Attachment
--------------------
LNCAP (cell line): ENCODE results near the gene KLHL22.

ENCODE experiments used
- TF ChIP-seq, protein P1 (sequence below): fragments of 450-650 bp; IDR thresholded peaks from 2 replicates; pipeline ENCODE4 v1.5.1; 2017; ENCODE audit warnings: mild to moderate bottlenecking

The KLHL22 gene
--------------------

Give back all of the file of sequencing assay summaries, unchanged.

LNCAP (cell line): ENCODE results near the gene KLHL22.

ENCODE experiments used
- TF ChIP-seq, protein P1 (sequence below): fragments of 450-650 bp; IDR thresholded peaks from 2 replicates; pipeline ENCODE4 v1.5.1; 2017; ENCODE audit warnings: mild to moderate bottlenecking

The KLHL22 gene